Clipped From The Paris News

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 - the body that "Cultivated mind is the guardian...
the body that "Cultivated mind is the guardian genius of democracy." This was in his first message to the Congress, which, on January 26, 1839, passed the legislation which he sought, for establishment of a tree school system for the new country. Freedom and culture were two of the inherited tenets of the Lamar family, descended from Huguenots who had fled France to escape religious prosecution. Below medium height but stout and muscular, Mirabeau Lamar, his blue eyes set in an oval face framed in straight black hair, was probably not a romantic figure in appearance. But his was a personality of such charm and strength as to arouse admiration where- ever he went. Born In 1798 Son of John and Rebecca Lamar, he was bom August 16, 1798 near Louisville, then the capital city of Georgia, and was named by an uncle who was given to much reading of history and classic literature, and christened his nieces and nephews after his favorites of the moment. Young Lamar learned to enjoy riding, fencing, boat and stage excursions a-s he grew up at Fairfield, the home to which the family" moved near Milledgeville. His formal education was sketchy, a short time being spent at Milledgeville and Eatonton academies at the most. But, like the uncle, he read widely, and gained an extensive cultural knowledge hi this fashion. He had social access to every home in fix~e counties as he grew up, and his penchant for writing verses to the maidens he met endeared him to them. Among them •was Martha Fannin, niece of that James Fannin, whose tragic death in the Texas Revolution was to im- mortalize his name. It is a coincidence that adjoining counties in the Texas Republic were named for these two men who had been friends in their youth. Went To Alabama Lamar went to the newly-admitted Alabama in- 1819 to seek his fortune, but found he was not fitted for mercantile life, and turned to newspspcring, which gave opportunity to his literary bent. Then back in Georgia, he entered the field of politics, when he obtained the post of secretary to the newly-elected Governor George M. Troup. In this capacity, he commanded a military corps which welcomed Lafayette when he visited Savannah in 1825. Politics brought about acquaintance also with Miss Tabitha Jordan, whom he married on January 1, 1826, when he was 28, she 17 years old. Her health suffered from an accident when the carriage horses bolted on a journey not long after the wedding, and Lamar abandoned his career to care for his bride. Their daughter. Rebecca Ann, was born in 1827, the mother living only three years afterward. Two years' travel after this loss served to re-awaken La mar's interest in politics and he ran for the State Senate on an independent ticket. Ke had become champion of the states' rights adherents, and to lend emphasis to this, re-entered the newspaper field nt Columbus, Ga. Defeat politically caused him to turn his attention in 1835 to the Mexican province of Texas, then looming important on the international horizon. Spoke For Independence Upon reaching the country in question, he was invited to speak at the town of Washington, and I was the first to declare publicly in favor of the independence of Tex| as. I He made a hurried trip to Geor] gia to settle his affairs, and returned in equally hurried fashion to Texas, upon receiving the disturbing news of the Declaration of Independence _and the fall of the | Alamo. Reaching Houston, e wrote to his brother that a great battle beuveen Mexican and Tex- ian forces was impending and "of course I shall have to be in it." This was San Jacinto, where, as j the charge Avas sounded, Lamar and his 60 cavalrymen on the right J wing of the army rode out "like ! an avenging fury." to speed the ' rout of Santa Anna's Mexicans. Ten days later, he had been j made secretary of war, and was bitterly opposing compromise with Santa Anna; four weeks afterward saw him commander-in-chlef of I the army, a post he resigned when j he saw sentiment was against him. But four months later, he was elec- I ted vice president of the Republic and with Houston, was inaugurated on October 22. 1836. Collected Historical Material His duties in this office not being onerous, he began the collection of historical material, advertising for Austin's papers, starting extensive biographies of the Texas filibusters, undertaking the study of Spanish, in preparation for writing a history of Texas. His cousin Gazaway Lamar, to whom he had often had to appeal for financial aid, wrote him somewhat grudgingly, "we are proud of your success: I have just re- turned from a visit Europe THE OWNER OF A LiCENSE NUMBER? 5 GALS, of GAS FREE If you're the owner of one of the license numbers in the boxes below go to Lee Weiland's Service Station and Coy Skelton's Service Station, two of where your fame had preceded me." A x-isit to Georgia brought throngs of admirers wherever he was, and when he returned to Texas, his election as president was a foregone conclusion. His inauguration took place on December 10, 1838 in Houston, then the capital, the statehouse oc- cup3 r ing the site of the present Rice Hotel. It was Lamar who selected the site of Austin as the future permanent capital of Texas, making an exploration trip through the central part of the country. Fording the Colorado where the seven hills form a circle, he ssid "This should be the seat of Emr.ire." And so it was. Compelled To Retire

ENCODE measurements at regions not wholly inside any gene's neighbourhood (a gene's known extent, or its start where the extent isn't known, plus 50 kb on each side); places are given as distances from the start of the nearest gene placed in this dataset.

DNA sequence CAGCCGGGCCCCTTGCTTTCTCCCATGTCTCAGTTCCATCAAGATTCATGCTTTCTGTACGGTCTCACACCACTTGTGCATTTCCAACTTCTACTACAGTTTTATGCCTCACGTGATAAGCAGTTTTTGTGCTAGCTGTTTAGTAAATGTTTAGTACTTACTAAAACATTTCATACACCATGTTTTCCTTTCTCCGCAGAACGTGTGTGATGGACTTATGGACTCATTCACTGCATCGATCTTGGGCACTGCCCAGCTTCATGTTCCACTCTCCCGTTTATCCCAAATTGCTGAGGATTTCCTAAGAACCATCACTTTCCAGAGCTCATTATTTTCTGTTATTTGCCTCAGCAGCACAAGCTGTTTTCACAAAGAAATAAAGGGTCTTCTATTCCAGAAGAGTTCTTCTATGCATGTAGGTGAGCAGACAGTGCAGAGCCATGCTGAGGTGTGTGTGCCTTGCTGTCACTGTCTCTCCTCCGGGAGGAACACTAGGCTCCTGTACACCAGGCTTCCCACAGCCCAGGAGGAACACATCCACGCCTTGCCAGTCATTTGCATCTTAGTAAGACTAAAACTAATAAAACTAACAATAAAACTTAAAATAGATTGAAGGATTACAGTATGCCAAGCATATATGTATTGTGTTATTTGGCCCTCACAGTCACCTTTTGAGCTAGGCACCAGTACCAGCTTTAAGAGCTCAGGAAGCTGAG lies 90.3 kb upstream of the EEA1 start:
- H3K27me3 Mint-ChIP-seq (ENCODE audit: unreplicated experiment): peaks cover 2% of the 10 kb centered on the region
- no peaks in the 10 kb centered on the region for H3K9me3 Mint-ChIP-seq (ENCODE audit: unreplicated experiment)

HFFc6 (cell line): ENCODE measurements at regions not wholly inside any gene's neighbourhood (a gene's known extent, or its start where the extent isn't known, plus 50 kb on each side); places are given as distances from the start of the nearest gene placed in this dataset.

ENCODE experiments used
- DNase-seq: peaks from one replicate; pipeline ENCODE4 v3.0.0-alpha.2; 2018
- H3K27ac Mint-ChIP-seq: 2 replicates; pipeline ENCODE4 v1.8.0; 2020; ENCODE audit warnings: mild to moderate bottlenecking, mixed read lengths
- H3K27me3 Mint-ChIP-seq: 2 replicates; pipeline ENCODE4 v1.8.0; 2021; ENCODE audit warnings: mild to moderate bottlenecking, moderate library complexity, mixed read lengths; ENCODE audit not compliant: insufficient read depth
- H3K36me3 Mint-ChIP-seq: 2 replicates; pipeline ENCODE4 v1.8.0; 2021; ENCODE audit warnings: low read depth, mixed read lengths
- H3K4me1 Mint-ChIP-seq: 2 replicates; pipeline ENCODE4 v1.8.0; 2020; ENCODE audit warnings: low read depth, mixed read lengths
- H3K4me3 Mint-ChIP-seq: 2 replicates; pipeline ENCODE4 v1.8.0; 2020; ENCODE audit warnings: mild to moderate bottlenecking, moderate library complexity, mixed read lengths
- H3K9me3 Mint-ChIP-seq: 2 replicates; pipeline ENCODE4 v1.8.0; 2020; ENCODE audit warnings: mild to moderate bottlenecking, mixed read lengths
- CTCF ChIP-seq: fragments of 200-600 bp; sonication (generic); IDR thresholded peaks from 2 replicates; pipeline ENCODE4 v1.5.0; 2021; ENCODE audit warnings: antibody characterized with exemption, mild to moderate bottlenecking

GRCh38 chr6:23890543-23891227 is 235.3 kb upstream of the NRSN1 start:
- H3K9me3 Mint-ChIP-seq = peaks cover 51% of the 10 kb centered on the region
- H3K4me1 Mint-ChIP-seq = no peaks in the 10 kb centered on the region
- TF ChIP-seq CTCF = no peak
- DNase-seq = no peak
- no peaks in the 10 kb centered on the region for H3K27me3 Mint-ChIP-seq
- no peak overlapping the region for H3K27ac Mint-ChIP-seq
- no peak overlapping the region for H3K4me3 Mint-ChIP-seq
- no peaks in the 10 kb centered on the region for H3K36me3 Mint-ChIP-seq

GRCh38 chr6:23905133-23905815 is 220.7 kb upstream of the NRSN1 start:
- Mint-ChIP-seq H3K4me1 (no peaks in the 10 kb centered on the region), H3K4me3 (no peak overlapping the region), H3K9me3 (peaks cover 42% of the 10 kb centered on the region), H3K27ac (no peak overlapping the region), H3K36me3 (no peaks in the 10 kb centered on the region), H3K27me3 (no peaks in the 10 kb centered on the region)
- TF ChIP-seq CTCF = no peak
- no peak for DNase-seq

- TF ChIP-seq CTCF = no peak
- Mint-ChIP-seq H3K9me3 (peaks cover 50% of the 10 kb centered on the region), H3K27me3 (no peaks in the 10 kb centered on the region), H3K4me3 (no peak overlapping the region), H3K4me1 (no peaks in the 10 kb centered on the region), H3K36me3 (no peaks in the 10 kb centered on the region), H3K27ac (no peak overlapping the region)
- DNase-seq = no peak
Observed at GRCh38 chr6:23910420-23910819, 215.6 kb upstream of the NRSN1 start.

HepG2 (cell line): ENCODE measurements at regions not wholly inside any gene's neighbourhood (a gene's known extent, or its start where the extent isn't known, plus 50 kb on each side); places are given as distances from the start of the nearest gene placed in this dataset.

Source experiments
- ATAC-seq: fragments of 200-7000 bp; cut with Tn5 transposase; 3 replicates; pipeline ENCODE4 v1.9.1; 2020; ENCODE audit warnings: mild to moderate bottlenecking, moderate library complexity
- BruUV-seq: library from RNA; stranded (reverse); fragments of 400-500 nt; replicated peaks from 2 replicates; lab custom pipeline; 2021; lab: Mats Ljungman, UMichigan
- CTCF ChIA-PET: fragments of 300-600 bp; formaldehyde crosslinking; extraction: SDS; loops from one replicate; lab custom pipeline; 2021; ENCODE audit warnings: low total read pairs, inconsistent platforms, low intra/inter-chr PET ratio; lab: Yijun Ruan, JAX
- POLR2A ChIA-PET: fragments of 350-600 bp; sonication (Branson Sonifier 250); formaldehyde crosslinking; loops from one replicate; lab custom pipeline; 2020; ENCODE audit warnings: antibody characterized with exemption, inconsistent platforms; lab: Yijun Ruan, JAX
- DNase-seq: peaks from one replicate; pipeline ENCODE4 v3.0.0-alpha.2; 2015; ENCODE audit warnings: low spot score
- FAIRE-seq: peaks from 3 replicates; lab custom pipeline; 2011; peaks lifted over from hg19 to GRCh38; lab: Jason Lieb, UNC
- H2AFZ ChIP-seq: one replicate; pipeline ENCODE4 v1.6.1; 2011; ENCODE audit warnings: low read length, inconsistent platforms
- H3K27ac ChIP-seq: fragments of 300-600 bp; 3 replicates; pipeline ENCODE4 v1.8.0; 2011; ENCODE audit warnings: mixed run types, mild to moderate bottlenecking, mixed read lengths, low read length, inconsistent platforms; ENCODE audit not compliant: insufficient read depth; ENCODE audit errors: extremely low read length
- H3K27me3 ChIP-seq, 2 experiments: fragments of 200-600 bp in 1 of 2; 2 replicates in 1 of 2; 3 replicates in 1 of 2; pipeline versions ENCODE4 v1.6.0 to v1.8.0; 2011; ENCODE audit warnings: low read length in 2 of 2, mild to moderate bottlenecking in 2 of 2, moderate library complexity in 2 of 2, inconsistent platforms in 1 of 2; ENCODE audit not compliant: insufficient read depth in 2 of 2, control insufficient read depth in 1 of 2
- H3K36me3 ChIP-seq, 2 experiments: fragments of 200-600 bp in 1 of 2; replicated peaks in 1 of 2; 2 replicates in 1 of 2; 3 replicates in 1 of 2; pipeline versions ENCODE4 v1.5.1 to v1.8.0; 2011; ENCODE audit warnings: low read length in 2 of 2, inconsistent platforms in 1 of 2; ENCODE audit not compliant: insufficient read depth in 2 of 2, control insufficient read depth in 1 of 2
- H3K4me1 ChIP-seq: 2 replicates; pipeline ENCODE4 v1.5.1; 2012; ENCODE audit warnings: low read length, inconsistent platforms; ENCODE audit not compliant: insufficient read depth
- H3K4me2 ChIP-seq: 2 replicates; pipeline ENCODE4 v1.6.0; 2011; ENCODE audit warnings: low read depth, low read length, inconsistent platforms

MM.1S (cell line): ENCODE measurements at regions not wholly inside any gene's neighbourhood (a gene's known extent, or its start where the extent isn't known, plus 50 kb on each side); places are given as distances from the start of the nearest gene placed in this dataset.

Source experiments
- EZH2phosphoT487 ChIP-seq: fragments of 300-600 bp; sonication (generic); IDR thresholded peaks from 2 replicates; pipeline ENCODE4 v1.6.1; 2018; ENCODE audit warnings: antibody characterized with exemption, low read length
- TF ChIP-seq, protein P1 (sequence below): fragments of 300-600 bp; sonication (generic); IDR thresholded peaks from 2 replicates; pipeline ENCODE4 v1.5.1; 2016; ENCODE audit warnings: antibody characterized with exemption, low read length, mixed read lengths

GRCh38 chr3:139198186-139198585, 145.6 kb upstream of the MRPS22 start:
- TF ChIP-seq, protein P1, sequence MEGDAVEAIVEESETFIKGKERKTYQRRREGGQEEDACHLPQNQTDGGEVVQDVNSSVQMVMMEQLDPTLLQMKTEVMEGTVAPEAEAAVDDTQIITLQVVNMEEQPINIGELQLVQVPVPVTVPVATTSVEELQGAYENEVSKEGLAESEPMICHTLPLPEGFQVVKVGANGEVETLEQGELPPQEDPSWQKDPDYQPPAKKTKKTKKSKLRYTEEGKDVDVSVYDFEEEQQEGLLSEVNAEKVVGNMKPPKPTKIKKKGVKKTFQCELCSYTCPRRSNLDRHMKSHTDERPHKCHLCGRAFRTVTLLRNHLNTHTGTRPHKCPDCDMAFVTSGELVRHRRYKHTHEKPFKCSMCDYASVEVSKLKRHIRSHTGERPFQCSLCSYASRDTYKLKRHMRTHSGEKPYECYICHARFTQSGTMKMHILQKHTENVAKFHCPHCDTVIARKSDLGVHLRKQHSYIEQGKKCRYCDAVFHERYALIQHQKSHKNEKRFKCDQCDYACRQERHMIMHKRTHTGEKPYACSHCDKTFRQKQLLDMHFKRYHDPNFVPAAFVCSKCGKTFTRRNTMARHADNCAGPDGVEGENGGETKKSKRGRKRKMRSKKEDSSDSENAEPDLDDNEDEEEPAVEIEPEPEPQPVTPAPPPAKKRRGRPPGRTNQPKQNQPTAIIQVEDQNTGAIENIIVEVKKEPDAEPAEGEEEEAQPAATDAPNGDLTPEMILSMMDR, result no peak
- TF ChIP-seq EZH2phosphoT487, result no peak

Clipped from
  1. The Paris News,
  2. 01 Sep 1940, Sun,
  3. Page 14

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